being commercialised every year.

> Shutting down the copper is a perfectly rational thing to do, 

Yet PacWest in California in 1997 discovered that they had to reinstall
it (Alarms AND medical monitoring systems powered via the copper).

> when the next technology is in place that can provide the 
> services that people want to buy, to avoid duplication in 
> costs. Yes, the migration of the provider's services from one 
> technology to another should be seamless, transparent, and at 
> no extra cost to the customer

Agreed. Yet the NBN business case doesn't confirm the no extra cost

> - but that does not mean the 
> copper has to be maintained forever. 

Actually, no. It can be left in situ and turned off and "relit" with a
battery if and when needed for emergency reasons.

>Tom Mazurski's scenario, 
> taken to the ultimate conclusion, is absurd - Telstra as the 
> infrastructure owner should be forced to maintain the copper 
> network to every house it currently goes to, at a cost impost 
> of hundreds of millions of dollars a year, when nobody is 
> using it and they generate no return from it at all? I don't think so.

Then the network should be allowed to die a technology and consumer
driven normal natural death.

I think Australians would prefer to pay an extra fee for the maintenance
of the copper than to loose altogether the option of having it

> Tom Mazurski has forgotten that customers don't buy copper, 
> or fibre - they buy dial-tone and Internet access. And big 
> aerials to receive digital television. And big televisions.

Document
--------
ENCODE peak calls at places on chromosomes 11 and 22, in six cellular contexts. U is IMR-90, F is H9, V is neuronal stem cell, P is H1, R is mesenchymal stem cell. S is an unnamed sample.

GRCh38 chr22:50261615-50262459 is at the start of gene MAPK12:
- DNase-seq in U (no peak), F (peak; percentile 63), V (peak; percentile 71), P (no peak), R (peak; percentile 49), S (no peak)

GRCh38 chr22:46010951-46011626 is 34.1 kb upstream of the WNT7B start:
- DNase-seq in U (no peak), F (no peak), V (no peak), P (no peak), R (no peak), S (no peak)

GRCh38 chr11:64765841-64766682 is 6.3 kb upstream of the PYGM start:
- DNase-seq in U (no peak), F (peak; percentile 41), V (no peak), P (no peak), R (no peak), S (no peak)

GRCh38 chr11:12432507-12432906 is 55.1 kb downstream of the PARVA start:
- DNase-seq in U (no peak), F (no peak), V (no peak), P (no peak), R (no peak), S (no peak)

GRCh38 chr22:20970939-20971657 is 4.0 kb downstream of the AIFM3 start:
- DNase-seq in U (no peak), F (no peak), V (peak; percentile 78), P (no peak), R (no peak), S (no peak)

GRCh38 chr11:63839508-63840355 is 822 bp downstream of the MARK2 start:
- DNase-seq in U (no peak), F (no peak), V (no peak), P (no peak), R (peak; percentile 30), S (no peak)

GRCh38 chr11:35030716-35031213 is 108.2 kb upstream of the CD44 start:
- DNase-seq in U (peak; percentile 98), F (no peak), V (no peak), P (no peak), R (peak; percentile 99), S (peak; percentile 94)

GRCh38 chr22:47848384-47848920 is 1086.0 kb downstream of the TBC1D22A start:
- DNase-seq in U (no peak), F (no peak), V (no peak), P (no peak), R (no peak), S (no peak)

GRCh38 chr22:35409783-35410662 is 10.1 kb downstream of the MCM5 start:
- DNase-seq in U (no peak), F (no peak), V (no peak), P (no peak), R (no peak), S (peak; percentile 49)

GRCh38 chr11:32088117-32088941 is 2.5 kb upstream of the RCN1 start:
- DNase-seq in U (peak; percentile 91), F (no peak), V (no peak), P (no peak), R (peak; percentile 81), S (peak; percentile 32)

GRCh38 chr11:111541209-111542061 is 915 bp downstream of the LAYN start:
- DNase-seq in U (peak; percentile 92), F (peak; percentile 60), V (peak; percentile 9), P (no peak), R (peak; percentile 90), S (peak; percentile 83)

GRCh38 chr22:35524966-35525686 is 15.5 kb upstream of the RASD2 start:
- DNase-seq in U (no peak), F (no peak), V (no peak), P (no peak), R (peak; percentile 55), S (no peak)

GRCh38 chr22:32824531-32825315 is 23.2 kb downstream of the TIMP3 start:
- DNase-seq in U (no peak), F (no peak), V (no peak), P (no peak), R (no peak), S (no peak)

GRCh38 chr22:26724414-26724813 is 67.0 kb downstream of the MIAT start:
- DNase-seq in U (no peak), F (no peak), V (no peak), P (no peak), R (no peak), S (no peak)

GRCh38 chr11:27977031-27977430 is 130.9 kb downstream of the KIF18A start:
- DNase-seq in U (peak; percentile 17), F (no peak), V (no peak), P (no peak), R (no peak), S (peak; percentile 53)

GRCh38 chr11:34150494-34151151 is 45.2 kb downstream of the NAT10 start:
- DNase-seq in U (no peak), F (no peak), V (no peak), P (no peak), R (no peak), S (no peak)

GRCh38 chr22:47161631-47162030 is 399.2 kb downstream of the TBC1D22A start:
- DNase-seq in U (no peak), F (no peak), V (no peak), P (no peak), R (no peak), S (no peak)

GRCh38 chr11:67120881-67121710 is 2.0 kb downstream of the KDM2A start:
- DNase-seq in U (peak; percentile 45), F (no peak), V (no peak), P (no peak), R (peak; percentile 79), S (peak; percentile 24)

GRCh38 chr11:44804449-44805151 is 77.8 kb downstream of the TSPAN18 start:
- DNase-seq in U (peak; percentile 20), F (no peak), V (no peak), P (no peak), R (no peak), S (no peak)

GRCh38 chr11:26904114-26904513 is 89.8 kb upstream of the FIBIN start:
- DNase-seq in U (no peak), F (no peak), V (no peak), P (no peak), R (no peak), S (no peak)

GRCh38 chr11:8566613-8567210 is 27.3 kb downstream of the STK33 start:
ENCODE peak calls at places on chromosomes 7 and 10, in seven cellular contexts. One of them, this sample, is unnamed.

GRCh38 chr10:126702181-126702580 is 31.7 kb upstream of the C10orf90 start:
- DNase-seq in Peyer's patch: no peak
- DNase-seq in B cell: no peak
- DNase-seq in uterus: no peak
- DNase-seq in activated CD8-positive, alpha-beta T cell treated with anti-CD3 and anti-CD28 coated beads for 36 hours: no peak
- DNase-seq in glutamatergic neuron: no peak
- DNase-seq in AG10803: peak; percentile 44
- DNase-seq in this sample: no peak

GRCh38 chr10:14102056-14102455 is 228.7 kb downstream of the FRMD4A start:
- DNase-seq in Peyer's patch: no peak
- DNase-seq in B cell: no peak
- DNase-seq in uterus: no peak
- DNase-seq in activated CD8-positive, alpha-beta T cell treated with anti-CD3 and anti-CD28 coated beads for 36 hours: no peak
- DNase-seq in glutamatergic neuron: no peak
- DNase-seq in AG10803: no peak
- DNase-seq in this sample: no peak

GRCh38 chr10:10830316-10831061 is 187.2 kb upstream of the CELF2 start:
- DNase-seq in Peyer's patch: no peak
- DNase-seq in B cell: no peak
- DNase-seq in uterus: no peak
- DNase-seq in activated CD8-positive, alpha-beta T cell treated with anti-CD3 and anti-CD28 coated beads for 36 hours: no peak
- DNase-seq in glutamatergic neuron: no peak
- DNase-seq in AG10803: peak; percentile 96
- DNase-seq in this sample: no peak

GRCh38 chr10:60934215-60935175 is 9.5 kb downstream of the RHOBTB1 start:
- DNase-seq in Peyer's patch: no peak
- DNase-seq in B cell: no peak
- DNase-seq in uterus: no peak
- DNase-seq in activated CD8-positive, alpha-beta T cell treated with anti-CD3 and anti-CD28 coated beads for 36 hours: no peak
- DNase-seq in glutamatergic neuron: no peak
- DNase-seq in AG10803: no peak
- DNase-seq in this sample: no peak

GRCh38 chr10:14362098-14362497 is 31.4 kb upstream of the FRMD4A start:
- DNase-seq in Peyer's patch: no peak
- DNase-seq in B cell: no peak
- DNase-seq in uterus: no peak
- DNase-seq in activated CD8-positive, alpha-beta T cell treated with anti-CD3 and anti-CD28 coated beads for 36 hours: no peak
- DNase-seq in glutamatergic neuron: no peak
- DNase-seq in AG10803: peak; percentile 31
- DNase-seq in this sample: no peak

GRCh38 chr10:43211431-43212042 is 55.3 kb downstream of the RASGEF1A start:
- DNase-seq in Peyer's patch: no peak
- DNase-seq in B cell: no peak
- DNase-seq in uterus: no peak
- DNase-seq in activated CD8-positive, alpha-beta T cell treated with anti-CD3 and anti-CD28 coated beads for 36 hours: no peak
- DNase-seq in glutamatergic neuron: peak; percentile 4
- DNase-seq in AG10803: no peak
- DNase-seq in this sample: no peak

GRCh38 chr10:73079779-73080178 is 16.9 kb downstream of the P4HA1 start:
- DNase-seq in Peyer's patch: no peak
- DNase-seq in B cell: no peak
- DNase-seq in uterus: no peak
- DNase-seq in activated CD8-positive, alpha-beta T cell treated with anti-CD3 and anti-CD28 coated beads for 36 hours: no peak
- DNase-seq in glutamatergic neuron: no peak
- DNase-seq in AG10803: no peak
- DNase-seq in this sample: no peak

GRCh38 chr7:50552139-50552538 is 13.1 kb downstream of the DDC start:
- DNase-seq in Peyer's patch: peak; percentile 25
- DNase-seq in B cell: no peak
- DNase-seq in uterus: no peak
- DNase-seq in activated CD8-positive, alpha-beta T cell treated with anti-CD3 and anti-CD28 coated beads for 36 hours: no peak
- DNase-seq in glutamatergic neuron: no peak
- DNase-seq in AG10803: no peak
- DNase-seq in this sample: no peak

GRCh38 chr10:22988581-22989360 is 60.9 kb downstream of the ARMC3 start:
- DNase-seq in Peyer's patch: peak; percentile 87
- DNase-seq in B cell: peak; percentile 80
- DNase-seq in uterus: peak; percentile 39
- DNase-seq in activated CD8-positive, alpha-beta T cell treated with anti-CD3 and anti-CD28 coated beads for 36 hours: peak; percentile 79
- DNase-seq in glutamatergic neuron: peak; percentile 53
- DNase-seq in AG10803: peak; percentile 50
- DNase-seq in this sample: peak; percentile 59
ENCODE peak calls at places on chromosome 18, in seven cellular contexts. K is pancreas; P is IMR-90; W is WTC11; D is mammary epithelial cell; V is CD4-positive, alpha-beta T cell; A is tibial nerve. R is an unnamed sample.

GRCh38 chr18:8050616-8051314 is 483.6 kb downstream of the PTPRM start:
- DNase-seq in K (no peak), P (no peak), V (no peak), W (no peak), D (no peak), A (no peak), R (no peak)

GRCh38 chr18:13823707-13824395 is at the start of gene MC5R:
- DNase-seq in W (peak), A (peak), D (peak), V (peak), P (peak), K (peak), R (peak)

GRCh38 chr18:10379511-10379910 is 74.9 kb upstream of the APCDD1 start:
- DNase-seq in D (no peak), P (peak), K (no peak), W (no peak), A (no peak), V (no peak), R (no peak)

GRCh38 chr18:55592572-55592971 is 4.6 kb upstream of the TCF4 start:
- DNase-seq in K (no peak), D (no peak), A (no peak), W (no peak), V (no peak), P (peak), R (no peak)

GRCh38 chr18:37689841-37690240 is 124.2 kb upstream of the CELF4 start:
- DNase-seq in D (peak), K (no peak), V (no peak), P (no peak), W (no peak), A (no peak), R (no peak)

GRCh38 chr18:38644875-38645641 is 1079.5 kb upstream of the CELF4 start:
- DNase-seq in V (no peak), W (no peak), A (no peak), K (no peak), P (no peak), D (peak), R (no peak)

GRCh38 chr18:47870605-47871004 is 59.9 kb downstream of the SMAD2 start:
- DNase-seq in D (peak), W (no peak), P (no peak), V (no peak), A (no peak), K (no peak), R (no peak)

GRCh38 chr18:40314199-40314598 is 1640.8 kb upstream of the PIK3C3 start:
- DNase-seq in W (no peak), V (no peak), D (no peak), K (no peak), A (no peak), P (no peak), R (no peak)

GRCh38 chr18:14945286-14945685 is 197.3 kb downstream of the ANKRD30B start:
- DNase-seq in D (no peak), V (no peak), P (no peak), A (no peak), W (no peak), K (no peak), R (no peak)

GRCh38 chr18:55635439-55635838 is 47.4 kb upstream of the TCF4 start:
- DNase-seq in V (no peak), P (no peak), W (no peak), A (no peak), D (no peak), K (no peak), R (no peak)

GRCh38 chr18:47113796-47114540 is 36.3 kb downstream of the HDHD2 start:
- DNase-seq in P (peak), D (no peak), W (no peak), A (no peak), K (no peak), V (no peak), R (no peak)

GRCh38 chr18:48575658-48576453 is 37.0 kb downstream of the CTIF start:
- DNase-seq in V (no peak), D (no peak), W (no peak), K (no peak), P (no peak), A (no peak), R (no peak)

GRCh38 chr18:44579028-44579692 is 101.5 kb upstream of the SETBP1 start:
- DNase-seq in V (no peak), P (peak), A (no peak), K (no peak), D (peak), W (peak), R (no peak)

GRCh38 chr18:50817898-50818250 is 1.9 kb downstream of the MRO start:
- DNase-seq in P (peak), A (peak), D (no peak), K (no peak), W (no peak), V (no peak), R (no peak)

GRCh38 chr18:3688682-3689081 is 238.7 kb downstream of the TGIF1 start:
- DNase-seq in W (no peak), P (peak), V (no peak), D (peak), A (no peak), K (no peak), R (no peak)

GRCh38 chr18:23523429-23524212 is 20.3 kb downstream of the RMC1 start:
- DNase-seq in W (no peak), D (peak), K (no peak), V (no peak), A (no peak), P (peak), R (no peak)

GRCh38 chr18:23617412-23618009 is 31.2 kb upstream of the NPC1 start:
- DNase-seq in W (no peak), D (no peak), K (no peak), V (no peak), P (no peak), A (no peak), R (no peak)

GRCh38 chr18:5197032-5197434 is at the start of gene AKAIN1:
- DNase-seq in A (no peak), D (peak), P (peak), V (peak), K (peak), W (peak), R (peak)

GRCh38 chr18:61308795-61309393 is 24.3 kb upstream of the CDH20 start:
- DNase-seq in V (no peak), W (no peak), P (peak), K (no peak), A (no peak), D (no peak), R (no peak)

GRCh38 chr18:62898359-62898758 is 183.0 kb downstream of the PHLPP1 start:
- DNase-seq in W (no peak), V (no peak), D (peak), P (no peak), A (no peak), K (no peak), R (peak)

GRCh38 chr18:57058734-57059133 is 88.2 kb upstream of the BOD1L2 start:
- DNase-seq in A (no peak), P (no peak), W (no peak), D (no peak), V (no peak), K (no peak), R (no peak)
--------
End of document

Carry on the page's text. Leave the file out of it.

Interesting take. Big organisations and Government don't always know
what the customer wants. Sometimes, customers don't know themselves.

When I tried to convince Telecom about the value of the Internet and
Email in 1992, the response was: "We sell copper Mr. Koltai, not email."

> And they buy alarm systems, and alarm system manufacturers 
> are raising all sorts of issues about moving from 
> dial-tone-over-copper to dial-tone-over-fibre, despite that 
> most of them are now migrating to 
> GPRS-data-over-cellular-radio - but thats an issue for the 
> alarm industry to solve, not for the end-user to have to worry about.

The QLD floods taught us that even GPRS goes down when the base station
batteries run out.
What did stay up in the Brisbane floods, even though the power lines
were down ?

Over fifty percent of the PSTN Copper phone lines.

Complete with earth leakage noises, but nevertheless, almost useable in
many cases.

Having lived in the tropics for many years, and being aware of what
tropical storms and lightning can do to pole mounted services (power), I
remember, during the eighties how often the house was in darkness but
the UPS powered Kakadu Konnection Bulletin Board with 32 phone lines
kept on operating with calls coming in from all over the world.

I am a strong supporter of the NBN.
I am a vehement opponent of leaving Australians with no viable legal
non-centrally routed communications choice with the exception of fibre
which may from time to time, not work.

That is not progress and it's mandate edict is certainly not democratic